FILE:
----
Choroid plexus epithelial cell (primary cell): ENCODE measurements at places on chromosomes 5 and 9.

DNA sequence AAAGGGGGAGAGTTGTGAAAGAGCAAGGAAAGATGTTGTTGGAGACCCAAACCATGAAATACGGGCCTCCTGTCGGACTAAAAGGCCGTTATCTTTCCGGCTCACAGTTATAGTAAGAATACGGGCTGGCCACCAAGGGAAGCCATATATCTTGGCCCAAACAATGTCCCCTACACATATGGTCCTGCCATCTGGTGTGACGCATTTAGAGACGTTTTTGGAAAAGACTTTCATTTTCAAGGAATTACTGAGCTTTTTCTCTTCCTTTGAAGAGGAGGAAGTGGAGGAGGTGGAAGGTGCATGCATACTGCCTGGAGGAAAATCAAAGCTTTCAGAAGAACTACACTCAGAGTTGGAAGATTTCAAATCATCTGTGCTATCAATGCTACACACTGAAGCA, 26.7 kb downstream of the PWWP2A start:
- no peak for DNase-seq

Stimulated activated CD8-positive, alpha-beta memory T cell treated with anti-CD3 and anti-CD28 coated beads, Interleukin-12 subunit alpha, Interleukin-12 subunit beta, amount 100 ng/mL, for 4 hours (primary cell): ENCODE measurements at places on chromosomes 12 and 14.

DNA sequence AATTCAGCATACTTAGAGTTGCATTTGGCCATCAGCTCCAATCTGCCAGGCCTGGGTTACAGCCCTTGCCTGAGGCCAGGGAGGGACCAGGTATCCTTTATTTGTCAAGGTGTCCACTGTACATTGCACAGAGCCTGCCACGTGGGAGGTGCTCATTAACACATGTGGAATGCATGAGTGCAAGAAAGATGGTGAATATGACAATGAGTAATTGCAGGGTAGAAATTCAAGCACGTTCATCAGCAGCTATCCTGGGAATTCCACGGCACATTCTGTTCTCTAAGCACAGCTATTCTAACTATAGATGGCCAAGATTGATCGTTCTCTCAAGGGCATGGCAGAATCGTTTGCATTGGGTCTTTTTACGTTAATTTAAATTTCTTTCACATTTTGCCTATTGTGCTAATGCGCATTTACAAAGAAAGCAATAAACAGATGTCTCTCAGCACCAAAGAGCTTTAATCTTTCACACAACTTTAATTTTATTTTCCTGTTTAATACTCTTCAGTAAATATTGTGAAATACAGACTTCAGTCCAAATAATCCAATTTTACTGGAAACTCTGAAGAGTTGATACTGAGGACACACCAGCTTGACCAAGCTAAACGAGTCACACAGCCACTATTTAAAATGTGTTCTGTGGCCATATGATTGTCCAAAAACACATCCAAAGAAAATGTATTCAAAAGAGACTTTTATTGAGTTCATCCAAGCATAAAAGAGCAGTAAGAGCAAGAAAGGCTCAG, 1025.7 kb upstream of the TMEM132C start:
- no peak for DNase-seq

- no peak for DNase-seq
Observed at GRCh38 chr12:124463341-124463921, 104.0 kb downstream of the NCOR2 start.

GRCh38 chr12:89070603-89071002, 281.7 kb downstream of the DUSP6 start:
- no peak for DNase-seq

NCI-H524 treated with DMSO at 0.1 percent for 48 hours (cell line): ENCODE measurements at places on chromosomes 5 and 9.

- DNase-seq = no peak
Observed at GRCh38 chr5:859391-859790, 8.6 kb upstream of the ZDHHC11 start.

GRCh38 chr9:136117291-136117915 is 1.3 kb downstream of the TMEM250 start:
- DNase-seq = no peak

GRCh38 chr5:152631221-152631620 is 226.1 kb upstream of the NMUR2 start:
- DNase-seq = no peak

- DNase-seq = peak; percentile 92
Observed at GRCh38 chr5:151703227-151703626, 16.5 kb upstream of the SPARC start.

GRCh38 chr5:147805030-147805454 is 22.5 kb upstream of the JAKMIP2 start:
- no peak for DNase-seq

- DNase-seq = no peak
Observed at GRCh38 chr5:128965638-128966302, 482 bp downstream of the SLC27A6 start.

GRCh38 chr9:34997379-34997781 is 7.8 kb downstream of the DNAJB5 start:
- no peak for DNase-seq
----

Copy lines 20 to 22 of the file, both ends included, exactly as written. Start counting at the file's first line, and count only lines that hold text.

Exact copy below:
GRCh38 chr5:147805030-147805454 is 22.5 kb upstream of the JAKMIP2 start:
- no peak for DNase-seq

- DNase-seq = no peak